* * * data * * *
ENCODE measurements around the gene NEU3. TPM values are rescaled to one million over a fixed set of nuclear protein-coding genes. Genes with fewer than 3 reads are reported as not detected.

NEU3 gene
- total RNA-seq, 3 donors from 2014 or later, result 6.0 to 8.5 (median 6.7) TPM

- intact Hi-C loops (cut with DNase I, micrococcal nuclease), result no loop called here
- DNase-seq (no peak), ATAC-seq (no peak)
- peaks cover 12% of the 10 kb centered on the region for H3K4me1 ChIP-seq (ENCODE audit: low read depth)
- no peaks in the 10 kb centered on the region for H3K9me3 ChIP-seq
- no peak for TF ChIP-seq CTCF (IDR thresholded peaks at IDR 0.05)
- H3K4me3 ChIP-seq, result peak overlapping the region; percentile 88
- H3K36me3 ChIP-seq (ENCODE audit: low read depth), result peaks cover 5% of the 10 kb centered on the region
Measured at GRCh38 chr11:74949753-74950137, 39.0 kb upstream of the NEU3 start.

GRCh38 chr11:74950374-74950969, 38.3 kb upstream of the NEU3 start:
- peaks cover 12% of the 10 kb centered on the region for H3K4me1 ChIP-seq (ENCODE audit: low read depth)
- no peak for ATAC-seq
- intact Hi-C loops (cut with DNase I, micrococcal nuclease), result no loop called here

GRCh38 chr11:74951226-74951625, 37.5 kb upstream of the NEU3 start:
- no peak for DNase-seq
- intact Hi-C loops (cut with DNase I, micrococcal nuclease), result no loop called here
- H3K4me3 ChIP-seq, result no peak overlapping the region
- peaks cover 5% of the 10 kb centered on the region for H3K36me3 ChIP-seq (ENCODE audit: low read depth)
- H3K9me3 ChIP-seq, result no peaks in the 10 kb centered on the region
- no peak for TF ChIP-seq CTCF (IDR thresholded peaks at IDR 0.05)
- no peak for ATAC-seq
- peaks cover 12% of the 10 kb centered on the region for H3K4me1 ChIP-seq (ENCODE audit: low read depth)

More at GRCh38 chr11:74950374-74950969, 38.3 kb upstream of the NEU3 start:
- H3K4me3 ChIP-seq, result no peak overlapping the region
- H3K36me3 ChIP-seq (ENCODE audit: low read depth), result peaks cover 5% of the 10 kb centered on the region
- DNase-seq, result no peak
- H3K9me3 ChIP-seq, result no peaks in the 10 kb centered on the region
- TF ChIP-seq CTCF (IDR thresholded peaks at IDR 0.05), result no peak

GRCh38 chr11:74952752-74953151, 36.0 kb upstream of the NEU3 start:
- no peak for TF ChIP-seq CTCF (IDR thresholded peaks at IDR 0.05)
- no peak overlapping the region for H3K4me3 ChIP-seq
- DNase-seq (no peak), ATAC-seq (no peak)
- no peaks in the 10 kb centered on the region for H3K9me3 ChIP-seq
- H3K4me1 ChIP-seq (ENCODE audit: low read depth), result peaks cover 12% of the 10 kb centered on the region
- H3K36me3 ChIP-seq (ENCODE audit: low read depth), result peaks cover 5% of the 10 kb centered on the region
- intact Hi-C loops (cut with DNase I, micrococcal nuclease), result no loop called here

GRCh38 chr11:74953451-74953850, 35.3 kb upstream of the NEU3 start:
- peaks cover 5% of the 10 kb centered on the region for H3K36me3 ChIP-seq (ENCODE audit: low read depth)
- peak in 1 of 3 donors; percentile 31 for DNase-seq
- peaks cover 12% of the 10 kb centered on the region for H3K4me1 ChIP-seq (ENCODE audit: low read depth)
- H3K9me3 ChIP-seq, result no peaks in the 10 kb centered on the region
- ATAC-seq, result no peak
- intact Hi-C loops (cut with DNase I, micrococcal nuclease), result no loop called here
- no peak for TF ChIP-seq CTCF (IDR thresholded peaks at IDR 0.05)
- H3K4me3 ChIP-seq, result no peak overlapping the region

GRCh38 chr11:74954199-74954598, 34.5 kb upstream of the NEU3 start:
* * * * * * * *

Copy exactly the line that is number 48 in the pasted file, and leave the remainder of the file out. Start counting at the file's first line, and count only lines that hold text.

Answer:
GRCh38 chr11:74954199-74954598, 34.5 kb upstream of the NEU3 start: